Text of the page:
Legalese — Open Access to the Courts

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Ever since I took the bench in Loganville, friends, family and acquaintances have asked me if they can come see me in action. I always say yes, and when they ask when, I say whenever there is court. This is usually met with some brand of incredulity. “I can just come whenever?” Yes, yes you can. Georgia has an open access court system, and anyone at any time can come into the courtroom to see what is going on, so long as they don’t provide a disruption or there isn’t some extraordinary circumstance.

In fact, Georgia’s open access laws are more liberal than the federal courts’ laws, and the fact that federal courts may exclude certain people for certain reasons does not apply to access to a courtroom in Georgia. “Georgia law, as we perceive it, regarding the public aspect of hearings in criminal cases is more protective of the concept of open courtrooms than federal law.” R.W. Page Corp. v. Lumpkin, 249 Ga. 576, 578(3), 292 S.E.2d 815 (1982).

This is true even if you want to video or audio record the proceedings. Although there is an application procedure for doing so, there are nine factors which the Court has to consider before denying someone the ability to record the proceedings. Those factors are:

(1) The nature of the particular proceeding at issue;

(2) The consent or objection of the parties or witnesses whose testimony will be presented in the proceedings;

(3) Whether the proposed coverage will promote increased public access to the courts and openness of judicial proceedings;

(4) The impact upon the integrity and dignity of the court;

(5) The impact upon the administration of the court;

(6) The impact upon due process and the truth finding function of the judicial proceeding;

(7) Whether the proposed coverage would contribute to the enhancement of or detract from the ends of justice;

(8) Any special circumstances of the parties, victims, witnesses, or other participants such as the need to protect children or factors involving the safety of participants in the judicial proceeding; and

(9) Any other factors which the court may determine to be important under the circumstances of the case.

OCGA § 15–1–10.1(b).

The Georgia Supreme Court has said that cameras themselves promote and improve access to the courts, and so to prohibit them, the judge had better have a good reason. “’[A]lthough the decision whether to allow electronic and photographic coverage of a trial is within the discretion of the trial court, if a trial court denies such coverage, there must be a factual basis in the record that supports the denial.’ Morris Communications v. Griffin, 279 Ga. 735, 736, 620 S.E.2d 800 (2005). (citation omitted). In light of that policy, we must vacate the trial court’s determination, under factor three, that because proceedings are open to anyone who wants to travel to the courthouse, the proposed coverage would not promote increased public access to the courts and openness of judicial proceedings. ‘A camera generally will increase the openness of a judicial proceeding, and there is nothing in the record in this case to indicate that [McLaurin’s] camera would not have done so.’ Id. at 737, 620 S.E.2d 800.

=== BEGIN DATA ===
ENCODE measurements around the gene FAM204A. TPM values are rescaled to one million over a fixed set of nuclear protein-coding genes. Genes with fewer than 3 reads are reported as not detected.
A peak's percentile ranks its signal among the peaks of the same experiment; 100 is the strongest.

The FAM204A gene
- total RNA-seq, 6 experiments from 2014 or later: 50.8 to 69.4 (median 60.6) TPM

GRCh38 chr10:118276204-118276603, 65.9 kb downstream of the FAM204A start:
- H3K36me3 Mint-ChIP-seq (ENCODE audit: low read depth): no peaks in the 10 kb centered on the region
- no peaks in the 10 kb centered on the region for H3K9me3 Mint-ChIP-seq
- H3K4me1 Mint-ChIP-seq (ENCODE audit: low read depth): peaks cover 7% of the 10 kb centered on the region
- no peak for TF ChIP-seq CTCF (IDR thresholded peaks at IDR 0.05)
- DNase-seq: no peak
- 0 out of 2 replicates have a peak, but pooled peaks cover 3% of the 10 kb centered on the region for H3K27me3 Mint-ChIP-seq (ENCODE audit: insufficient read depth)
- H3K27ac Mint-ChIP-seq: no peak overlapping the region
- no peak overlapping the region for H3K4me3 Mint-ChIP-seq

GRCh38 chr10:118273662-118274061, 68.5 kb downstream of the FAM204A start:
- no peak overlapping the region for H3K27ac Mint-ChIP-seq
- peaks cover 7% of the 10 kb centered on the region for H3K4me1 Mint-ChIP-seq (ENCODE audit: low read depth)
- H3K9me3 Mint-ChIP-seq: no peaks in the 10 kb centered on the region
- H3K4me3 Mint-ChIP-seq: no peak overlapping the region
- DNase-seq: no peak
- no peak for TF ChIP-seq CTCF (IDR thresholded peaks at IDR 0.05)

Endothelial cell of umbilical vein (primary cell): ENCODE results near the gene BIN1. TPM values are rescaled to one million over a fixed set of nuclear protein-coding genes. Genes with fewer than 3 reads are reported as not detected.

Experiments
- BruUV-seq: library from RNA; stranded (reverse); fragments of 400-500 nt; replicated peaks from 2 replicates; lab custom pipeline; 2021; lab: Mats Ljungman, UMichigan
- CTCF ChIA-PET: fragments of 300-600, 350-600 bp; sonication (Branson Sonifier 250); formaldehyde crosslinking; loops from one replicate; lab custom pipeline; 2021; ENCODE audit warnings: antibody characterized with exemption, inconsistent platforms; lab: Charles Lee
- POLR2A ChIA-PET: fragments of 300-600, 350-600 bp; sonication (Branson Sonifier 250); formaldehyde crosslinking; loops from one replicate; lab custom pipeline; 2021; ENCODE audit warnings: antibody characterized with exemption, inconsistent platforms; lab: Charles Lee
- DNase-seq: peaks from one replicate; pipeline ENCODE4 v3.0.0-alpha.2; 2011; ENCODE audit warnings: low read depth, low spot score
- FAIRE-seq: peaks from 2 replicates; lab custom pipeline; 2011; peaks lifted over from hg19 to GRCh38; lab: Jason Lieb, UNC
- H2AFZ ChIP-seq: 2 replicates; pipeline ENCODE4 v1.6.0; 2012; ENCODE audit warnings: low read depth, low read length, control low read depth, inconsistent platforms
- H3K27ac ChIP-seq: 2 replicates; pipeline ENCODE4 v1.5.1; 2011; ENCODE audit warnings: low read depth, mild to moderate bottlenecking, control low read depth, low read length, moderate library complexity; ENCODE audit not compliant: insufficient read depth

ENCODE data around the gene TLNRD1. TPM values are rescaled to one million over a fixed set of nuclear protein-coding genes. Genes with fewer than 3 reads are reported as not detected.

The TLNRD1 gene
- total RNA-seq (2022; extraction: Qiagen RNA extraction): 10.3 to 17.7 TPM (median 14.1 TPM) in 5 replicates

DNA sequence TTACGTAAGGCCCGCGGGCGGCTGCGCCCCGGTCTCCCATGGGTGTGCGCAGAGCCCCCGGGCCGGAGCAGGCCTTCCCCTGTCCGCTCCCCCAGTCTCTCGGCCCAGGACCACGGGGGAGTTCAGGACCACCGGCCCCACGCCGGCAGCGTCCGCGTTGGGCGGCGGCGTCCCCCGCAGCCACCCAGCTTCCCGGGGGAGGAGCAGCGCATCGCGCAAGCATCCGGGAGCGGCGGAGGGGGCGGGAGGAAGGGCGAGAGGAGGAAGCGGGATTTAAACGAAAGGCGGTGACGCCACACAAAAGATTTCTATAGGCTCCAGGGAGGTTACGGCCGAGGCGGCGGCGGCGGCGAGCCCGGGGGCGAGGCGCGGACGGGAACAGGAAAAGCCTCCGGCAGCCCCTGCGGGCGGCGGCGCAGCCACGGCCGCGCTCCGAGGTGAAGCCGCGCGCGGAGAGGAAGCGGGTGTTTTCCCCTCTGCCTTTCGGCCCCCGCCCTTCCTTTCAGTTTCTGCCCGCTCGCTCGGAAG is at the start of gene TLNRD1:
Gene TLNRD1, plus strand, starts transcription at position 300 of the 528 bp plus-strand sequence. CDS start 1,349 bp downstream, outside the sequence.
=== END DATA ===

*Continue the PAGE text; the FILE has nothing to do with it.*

The more open the doors to the system, the more people have the opportunity to observe and understand the system for themselves, and consequently, the more trust the public will have in the judiciary. This is a noble goal, and I encourage everyone to take advantage of it any time you wish.

The City of Loganville holds court on the first and third Thursdays of every month, as well as the fourth Friday.  All court days begin at 9:30 and continue until we are finished.  We do not take a lunch break.  You are invited at any time.  

Nothing in this article should be construed as legal advice or an opinion on how the law applies any one particular situation.  Please consult a lawyer for advice on how the law applies to your circumstances.  

About Lori Duff 352 Articles
Lori is the author of the bestselling collection of humor essays, "Mismatched Shoes and Upside Down Pizza" currently available exclusively on Amazon. In order to finance her writing habit, she is a practicing lawyer with Jones & Duff, LLC. She is married to Mike Duff, who is a retired DeKalb County Public Safety Officer, and has two amazing children who make cameo embarrassing appearances in her blog posts and who attend Walton County Public Schools. Her legal column, "Legalese", is meant to de-mystify and humanize the Court system. When asked about her writing, Lori says, "Life is too short not to laugh at every available opportunity. My goal is to make myself laugh -- and hopefully you will laugh along with me."

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